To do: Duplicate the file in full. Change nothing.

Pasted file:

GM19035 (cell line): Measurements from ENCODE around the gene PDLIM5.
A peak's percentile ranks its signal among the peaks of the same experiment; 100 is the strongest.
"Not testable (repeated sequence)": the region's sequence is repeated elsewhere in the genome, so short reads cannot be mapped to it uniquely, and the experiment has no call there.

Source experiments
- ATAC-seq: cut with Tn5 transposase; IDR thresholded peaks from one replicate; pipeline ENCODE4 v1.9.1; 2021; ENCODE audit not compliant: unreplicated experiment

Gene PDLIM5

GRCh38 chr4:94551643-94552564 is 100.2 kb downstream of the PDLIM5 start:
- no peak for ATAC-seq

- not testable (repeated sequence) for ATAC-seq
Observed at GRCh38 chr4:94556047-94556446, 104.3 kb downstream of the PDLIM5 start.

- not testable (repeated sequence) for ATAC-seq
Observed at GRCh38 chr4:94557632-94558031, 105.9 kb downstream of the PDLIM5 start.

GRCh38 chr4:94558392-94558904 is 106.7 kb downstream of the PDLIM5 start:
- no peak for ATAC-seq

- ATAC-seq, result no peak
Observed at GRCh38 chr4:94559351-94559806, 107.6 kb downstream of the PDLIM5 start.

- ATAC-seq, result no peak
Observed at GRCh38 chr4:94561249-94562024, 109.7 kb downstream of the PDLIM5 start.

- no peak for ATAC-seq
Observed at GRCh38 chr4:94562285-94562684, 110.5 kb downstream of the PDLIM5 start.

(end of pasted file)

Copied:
GM19035 (cell line): Measurements from ENCODE around the gene PDLIM5.
A peak's percentile ranks its signal among the peaks of the same experiment; 100 is the strongest.
"Not testable (repeated sequence)": the region's sequence is repeated elsewhere in the genome, so short reads cannot be mapped to it uniquely, and the experiment has no call there.

Source experiments
- ATAC-seq: cut with Tn5 transposase; IDR thresholded peaks from one replicate; pipeline ENCODE4 v1.9.1; 2021; ENCODE audit not compliant: unreplicated experiment

Gene PDLIM5

GRCh38 chr4:94551643-94552564 is 100.2 kb downstream of the PDLIM5 start:
- no peak for ATAC-seq

- not testable (repeated sequence) for ATAC-seq
Observed at GRCh38 chr4:94556047-94556446, 104.3 kb downstream of the PDLIM5 start.

- not testable (repeated sequence) for ATAC-seq
Observed at GRCh38 chr4:94557632-94558031, 105.9 kb downstream of the PDLIM5 start.

GRCh38 chr4:94558392-94558904 is 106.7 kb downstream of the PDLIM5 start:
- no peak for ATAC-seq

- ATAC-seq, result no peak
Observed at GRCh38 chr4:94559351-94559806, 107.6 kb downstream of the PDLIM5 start.

- ATAC-seq, result no peak
Observed at GRCh38 chr4:94561249-94562024, 109.7 kb downstream of the PDLIM5 start.

- no peak for ATAC-seq
Observed at GRCh38 chr4:94562285-94562684, 110.5 kb downstream of the PDLIM5 start.